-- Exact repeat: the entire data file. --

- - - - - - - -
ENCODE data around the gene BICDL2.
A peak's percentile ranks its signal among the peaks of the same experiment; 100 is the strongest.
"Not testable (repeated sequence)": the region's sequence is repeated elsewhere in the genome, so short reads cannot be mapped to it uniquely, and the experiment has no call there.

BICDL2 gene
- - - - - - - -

ENCODE data around the gene BICDL2.
A peak's percentile ranks its signal among the peaks of the same experiment; 100 is the strongest.
"Not testable (repeated sequence)": the region's sequence is repeated elsewhere in the genome, so short reads cannot be mapped to it uniquely, and the experiment has no call there.

BICDL2 gene